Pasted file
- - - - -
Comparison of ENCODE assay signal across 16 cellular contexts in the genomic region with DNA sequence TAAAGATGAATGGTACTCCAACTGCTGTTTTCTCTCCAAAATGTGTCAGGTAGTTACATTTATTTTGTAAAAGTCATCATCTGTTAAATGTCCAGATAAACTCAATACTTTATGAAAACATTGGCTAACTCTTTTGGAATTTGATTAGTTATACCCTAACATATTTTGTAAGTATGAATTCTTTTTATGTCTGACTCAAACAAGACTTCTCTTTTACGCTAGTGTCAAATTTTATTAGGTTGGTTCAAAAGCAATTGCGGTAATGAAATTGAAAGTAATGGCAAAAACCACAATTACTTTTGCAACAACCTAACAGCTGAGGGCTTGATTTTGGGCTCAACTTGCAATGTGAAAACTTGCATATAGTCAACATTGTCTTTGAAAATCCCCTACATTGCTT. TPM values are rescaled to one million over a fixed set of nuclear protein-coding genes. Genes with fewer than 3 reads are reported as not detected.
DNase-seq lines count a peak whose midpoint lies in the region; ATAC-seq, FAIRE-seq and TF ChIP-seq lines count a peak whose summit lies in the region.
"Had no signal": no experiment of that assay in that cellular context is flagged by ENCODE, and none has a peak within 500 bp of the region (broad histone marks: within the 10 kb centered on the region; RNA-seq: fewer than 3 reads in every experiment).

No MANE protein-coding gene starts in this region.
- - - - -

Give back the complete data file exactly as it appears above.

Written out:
Comparison of ENCODE assay signal across 16 cellular contexts in the genomic region with DNA sequence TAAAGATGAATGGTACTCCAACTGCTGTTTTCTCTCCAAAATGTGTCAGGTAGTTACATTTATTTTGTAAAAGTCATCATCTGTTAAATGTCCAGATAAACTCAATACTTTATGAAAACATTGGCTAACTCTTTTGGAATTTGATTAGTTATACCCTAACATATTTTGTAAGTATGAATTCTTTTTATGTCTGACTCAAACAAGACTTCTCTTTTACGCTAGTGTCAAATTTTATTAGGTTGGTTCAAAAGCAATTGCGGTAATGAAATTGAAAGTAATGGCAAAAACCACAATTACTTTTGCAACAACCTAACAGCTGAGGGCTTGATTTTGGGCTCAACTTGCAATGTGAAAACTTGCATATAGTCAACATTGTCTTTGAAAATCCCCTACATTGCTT. TPM values are rescaled to one million over a fixed set of nuclear protein-coding genes. Genes with fewer than 3 reads are reported as not detected.
DNase-seq lines count a peak whose midpoint lies in the region; ATAC-seq, FAIRE-seq and TF ChIP-seq lines count a peak whose summit lies in the region.
"Had no signal": no experiment of that assay in that cellular context is flagged by ENCODE, and none has a peak within 500 bp of the region (broad histone marks: within the 10 kb centered on the region; RNA-seq: fewer than 3 reads in every experiment).

No MANE protein-coding gene starts in this region.